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Great game, not sure about the interactive novel, July 31, 2019
A couple of caveats before this big long review: I played Blue Lacuna in Puzzle Mode, so my experience of the story and pacing will probably be different to Story Mode. I also played this in 2019, having only taken a serious interest in IF a couple of years ago - I understand that Blue Lacuna was hugely influential (at least I keep seeing it in lists of Important Games), and perhaps my sense of what it got right in 2008-9 is underdeveloped.
This is going to be one of those wishy-washy reviews where I give the game 4 stars and then complain a lot. I honestly do like Blue Lacuna. Its story is nice and twisty with some well-done reveals, the puzzles are satisfying and logical, the setting is vivid and gorgeous, and I appreciate the obvious tons of work and craft that went into the game. It's just... Blue Lacuna is a fun ride, but it's also a bumpy one.
The game certainly starts ominously. Aaron Reed's prose is mostly pretty good, especially when he's describing the island most of the game is set on (more on that later), but he waxes a bit too poetic in the prologue. This is because the PC has just felt a distress call from a fellow Wayfarer - one who can travel between worlds through their artwork - and now needs to leave their life and love behind to give aid. Reed is trying to sell the angst of destroying one's own life and prospects to do what's right, but the trouble is, it's always going to be hard to make someone care about being uprooted from a life they've lived for all of one minute.
Worse still is the railroading into conflict during this prologue. I tried to say goodbye to the PC's partner Rume only to be told they're asleep - but as soon as the PC's ready to Wayfare, Rume appears, accusing the PC of trying to leave without saying goodbye. Argh. This turns out to be some unfortunate foreshadowing for the climax of Blue Lacuna, the way in which the player's input doesn't matter that much if there's a dramatic scene to set up... But more on that later.
Luckily for Chapter 1, though, Reed has a saving throw. (Spoilers for something cool that can happen in Chapter 1:)
(Spoiler - click to show)I tried to resist the choice I thought the game was pushing me into. To my surprise, Blue Lacuna accepted my resistance, and I was treated to a whirlwind series of vignettes describing a whole life lived in one run-on sentence. Reed shows his real gift for prose here - he's excellent at settings and worldbuilding, and this series of glimpses into a wider world and history completely won me over. (There are allusions to the Wayfarer's lives in other worlds throughout the game, and these are similarly enticing.) One or two reviews complain about this sequence because it ultimately forces the result the game needs anyway. But, well, it does take place over 20 years. That's enough time for the situation to plausibly change.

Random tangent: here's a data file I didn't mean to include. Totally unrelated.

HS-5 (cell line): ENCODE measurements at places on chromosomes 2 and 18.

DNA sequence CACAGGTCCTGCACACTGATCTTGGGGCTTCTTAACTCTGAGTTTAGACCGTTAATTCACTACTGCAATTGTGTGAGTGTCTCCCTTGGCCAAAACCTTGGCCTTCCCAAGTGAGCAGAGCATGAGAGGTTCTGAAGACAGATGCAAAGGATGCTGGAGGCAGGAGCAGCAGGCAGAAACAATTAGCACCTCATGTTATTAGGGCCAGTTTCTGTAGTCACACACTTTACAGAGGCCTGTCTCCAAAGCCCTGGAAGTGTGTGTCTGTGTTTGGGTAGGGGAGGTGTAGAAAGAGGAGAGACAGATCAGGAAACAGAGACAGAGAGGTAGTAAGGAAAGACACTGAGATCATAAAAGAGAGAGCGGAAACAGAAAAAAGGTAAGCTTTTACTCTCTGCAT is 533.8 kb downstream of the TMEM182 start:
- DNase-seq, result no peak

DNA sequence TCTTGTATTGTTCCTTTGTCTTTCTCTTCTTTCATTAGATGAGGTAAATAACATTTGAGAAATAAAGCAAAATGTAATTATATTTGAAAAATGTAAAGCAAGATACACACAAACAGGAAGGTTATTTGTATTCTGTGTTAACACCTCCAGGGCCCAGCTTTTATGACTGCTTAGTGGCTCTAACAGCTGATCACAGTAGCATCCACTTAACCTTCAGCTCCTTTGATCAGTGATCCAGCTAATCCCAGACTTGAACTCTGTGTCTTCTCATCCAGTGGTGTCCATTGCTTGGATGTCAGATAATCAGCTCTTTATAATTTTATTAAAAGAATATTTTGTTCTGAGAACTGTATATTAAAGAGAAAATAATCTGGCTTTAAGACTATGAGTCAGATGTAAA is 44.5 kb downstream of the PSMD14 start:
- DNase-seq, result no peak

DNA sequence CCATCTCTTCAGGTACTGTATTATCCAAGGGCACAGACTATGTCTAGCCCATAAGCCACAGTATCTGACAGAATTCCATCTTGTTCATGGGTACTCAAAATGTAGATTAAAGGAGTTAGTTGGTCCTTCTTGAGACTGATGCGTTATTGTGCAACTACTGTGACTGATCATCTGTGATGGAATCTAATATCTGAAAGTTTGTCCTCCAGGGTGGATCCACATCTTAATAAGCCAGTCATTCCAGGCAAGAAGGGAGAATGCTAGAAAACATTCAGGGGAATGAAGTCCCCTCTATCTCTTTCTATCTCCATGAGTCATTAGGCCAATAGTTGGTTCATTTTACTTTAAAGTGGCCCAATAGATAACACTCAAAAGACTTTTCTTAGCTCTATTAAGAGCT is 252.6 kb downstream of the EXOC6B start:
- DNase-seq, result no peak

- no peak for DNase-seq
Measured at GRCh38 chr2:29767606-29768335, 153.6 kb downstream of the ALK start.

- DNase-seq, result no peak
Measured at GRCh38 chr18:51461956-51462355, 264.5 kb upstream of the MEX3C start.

After this, we end up on the island of Lacuna, and it's a lovely place to spend a game. Here's where Reed's really done his best writing. Reed's descriptive prose brings in colours and the senses to make the geography of Lacuna as vivid as possible. And the island is not static - the island changes according to the weather and the time of day, so that the same location may feel totally different during a clear night and during a stormy afternoon. More dynamic text draws your attention to the feeling of the sun on your neck, the wildlife crawling along the ground, and so on. Lacuna may be the most immersive world I've been to in interactive fiction.
The geography of Lacuna is navigated and interacted with using a keyword system, something I should have mentioned earlier but forgot about. That's a high compliment, I think - Blue Lacuna's gameplay is not common to text parser games, yet it feels so natural I didn't even think to compliment it until now. So keywords in room and item descriptions and in conversation are highlighted, and you can type the word to interact with that thing. If you see a rock, type "rock" to look closer; if there's a forest nearby, type "forest" to go into it. Traditional verbs are used if you need to take a more involved action (e.g. "turn wheel"). The keyword system facilitates examination and exploration, and it just feels good. (The one problem I had was that I had trouble navigating the island by keywords alone, but there's a compass you can find early on that lets you map the island more traditionally. Sorry, every author working to move past compass directions - I just like to be able to map!) The best feature of the keywords, though, is that they're integrated into conversation - you can see at a glance what topics you can pick up on, and taking these from the last thing someone said to you lets conversation flow naturally, even when your side is just one-word responses.
This brings us to the game's main NPC, the hermit you share the island with. I was nervous when I first met him, because he's introduced being mad and doing mad things, and I don't tend to like characters whose personality is "I'm mad, me!" But once the plot gets going and he settles into his role in the game, he's quite likeable. He's another feat of implementation all by himself - he follows his own schedule around the island, does his own chores, strikes up conversation with you (admittedly annoying when you're just trying to powerwalk past him to solve a puzzle), and even gets ornery if he notices you stealing his stuff. He also keeps track of what you've asked him about, and what he's shared of his own life. He's generally a pretty convincing NPC, and apart from the occasional conversation you don't want or the occasional bug some people have reported where he'll disappear, he's fun to share an island with.
The puzzles are pretty decent too. Reed acknowledges the Myst series as a chief inspiration, and yes, I see the resemblance in the puzzle design. There are paths to open up, there are machines to figure out, there are codes to interpret and use somewhere else. The puzzles scratch that Myst itch of "ah, I forgot about this odd thing! I wonder if it has anything to do with...?" They're generally easy but not trivial - I needed just one hint, as a result of making a false assumption about a machine. The best design lesson Reed's taken from the Myst games is to integrate the puzzles into the world. All the machines serve an identifiable and plausible purpose, and there's very little in the game that felt like a puzzle for the sake of a puzzle. (Apart from that bee, maybe.) There's no outstanding puzzles in my opinion, but no mediocre puzzles either - they all work for me.